Helen is a Senior Lecturer in Biomedical Science and her primary research interests are in the genetics of squirrel species. Helen’s work has attracted much national attention; she has appeared in the media on numerous occasions, most notably on the BBC’s The One Show, Countryfile and Inside Science talking about melanism in squirrels.
Helen has tracked the spread of the black squirrel across the UK via the Black Squirrel Project website.
Helen has a background in Education, beginning her professional career in primary school teaching, teaching for 7 years in Hertfordshire and Cambridgeshire. Helen retrained to become a scientist as a mature student and completed her undergraduate degree in Cell and Molecular Biology and Genetics at ARU in 2008, achieving a first class Honours degree. She went on to complete a PhD at ARU looking at the genetic basis of melanism in the grey squirrel. Helen joined the teaching staff of ARU in 2010 where she has continued to study the genetics of squirrels and has collaborated with researchers at the University of Cambridge, West Virginia, USA and UHI.
Helen moved into research assessing genetic diversity in red squirrels in the context of conservation biology. Her current interests are in assessing genetic diversity to inform conservation efforts, specifically for reintroduction of red squirrels to enhance genetic diversity and also to inform forestry practice.
Fellow of the Higher Education Academy (FHEA)
£3,000 from St Edward Murray College, University of Cambridge and the Natural History Museum of West Virginia for work on evolutionary genetics of the MC1R in the grey squirrel.
£3,100 from UHI to investigate genetic diversity in the red squirrels in Carrbridge, Scotland.
£9, 845 from QR funds at ARU
McRobie, H., Moncrief, N., Mundy, N., 2019. Multiple origins of melanism in two species of North American tree squirrel (Sciurus). BMC Evol. Biol. 19: 140
McRobie, H., King L., Symmons M., Fanutti C., and Coussons, P., 2014. Agouti Signalling Protein is an Inverse Agonist to the Wildtype and Agonist to the Melanic Variant of the Melanocortin- 1 Receptor in the Grey Squirrel (Sciurus Carolinensis). FEBS Letters, 588, pp.2335-2343. Doi: 10.1016/j.febslet.2014.05.032.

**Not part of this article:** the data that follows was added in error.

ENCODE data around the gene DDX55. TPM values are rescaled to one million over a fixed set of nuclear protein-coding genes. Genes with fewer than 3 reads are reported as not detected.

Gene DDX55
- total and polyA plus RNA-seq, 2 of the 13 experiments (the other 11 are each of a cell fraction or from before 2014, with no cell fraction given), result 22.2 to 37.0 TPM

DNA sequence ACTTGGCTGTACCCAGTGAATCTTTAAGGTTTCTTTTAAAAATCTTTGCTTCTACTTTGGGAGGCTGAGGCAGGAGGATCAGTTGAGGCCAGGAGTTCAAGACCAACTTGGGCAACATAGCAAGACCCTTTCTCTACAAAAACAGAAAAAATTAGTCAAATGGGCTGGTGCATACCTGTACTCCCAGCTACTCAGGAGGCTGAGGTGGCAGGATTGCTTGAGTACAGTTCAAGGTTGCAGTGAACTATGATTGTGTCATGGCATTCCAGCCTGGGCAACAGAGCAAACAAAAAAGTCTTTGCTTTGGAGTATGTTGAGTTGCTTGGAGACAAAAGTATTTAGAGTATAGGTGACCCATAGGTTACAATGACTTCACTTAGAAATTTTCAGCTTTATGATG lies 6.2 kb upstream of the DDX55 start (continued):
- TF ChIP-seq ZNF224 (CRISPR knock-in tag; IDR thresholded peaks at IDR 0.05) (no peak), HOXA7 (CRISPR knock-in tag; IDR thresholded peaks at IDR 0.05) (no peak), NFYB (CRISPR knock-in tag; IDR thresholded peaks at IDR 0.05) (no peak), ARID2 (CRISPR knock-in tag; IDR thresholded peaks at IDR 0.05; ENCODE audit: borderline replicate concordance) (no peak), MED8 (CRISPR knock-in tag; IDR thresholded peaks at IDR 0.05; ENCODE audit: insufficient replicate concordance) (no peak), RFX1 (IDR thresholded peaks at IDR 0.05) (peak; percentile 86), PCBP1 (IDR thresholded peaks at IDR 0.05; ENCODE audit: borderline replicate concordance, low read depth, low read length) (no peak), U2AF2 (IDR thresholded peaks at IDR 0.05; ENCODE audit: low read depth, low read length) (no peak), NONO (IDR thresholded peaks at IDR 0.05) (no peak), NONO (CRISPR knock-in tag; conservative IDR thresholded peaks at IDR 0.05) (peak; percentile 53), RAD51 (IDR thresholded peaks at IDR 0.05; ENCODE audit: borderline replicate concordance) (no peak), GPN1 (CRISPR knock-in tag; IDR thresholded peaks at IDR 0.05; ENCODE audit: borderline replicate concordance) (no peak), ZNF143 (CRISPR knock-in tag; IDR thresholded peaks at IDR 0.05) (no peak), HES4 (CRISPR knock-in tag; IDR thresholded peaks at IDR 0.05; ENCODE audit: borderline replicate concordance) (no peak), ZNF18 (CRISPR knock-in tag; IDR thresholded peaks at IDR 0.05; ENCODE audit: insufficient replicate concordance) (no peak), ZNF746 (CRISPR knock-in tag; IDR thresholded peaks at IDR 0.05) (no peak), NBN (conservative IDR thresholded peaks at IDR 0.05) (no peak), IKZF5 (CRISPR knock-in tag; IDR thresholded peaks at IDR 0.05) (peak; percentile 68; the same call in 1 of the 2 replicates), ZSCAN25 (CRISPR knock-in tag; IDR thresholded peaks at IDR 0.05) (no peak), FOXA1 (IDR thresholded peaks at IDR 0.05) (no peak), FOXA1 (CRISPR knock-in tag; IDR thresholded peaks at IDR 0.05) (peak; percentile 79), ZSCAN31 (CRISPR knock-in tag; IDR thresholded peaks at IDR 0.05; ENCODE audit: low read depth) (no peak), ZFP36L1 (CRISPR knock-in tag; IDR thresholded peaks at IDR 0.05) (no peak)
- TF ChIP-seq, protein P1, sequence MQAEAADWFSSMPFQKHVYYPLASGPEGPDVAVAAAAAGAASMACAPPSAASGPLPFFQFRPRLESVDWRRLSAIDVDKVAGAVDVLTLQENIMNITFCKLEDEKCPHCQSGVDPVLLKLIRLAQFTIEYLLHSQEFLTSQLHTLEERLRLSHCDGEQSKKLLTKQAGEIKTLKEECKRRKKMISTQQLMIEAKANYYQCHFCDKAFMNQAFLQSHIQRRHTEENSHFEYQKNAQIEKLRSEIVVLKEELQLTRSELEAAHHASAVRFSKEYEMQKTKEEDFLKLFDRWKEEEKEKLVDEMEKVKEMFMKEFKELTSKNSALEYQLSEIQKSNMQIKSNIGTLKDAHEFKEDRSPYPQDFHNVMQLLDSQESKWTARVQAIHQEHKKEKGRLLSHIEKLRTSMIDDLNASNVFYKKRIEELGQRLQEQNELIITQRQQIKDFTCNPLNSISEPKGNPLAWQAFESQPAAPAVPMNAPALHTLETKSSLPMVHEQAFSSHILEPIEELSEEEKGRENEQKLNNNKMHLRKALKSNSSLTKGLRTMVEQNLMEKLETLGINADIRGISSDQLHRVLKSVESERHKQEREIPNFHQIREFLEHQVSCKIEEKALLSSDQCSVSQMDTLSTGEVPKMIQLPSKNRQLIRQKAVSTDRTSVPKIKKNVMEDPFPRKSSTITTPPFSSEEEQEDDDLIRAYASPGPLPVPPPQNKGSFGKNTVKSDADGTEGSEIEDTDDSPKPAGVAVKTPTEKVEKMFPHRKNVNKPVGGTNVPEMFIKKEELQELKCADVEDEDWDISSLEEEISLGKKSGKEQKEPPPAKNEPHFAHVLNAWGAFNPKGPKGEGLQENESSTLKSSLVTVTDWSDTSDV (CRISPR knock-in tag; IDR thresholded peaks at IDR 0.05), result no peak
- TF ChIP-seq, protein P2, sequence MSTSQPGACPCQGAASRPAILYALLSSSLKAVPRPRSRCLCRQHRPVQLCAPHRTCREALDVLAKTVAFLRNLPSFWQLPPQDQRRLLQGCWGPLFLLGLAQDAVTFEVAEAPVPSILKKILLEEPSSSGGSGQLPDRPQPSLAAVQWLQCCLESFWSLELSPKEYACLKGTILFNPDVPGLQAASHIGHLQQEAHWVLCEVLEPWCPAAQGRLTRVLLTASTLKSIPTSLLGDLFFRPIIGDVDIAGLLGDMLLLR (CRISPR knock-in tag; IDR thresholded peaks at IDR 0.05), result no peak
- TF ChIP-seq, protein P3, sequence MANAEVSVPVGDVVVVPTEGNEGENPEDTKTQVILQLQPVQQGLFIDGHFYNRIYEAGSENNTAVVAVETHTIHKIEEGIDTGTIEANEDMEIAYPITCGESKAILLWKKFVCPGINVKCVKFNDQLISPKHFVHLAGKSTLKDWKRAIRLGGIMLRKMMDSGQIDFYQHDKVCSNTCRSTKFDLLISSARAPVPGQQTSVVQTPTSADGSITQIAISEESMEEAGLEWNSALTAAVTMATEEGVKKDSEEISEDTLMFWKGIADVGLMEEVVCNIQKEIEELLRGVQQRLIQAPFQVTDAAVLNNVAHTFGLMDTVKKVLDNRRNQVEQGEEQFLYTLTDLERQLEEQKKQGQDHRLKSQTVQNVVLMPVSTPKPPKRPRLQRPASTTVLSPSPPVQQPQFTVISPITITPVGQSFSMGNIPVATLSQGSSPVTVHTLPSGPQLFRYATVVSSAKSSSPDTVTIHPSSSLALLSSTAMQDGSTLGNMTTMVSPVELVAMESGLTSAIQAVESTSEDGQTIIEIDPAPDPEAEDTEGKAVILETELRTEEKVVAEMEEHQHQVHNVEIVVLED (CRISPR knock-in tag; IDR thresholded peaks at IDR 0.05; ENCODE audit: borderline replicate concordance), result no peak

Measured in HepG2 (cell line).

McRobie, H., King, L., Fanutti, C., Coussons, P., Moncrief, N., and Thomas, A., 2014. Melanocortin 1 Receptor (MC1R) Gene Sequence Variation and Melanism in the Grey (Sciurus Carolinensis), Fox (Sciurus Niger) and Red (Sciurus Vulgaris) Squirrel. Journal of Heredity, 105, pp.423-8. Doi: 10.1093/jhered/esu006.
McRobie, H., 2012. Black Squirrels: Genetics and Distribution. Quarterly Journal of Forestry, 106(2), pp.137-141.
McRobie, H., Thomas, A., Kelly, J., 2009. The Genetic Basis of Melanism in the Grey Squirrel (Sciurus carolinensis). Journal of Heredity, 100(6), pp.709-714.
McRobie, H. Multiple alleles of the Melanocortin 1 Receptor (MC1R) across Populations of Grey Squirrels (Sciurus carolinensis) in North America and the British Isles. 2018. 8th International Squirrel Colloquium, Galway, Ireland.
McRobie, H., King, L., Symmons, M., Fanutti, C., and Coussons, P., 2013. An Eight Amino Acid Deletion in the Melanocortin-1 Receptor Leads to a Constitutively Active Receptor in the Grey Squirrel (Sciurus Carolinensis). Biochemical Society, York, UK.
McRobie, H., Fanutti, C., Symmons, M., and Coussons, P., 2012. A Model of the Deletion Mutant of Melanocortin 1 Receptor (MC1RD24) Derived from a Melanic Form of the Grey Squirrel (Sciurus Carolinensis). Biochemical Society<, Prato, Italy.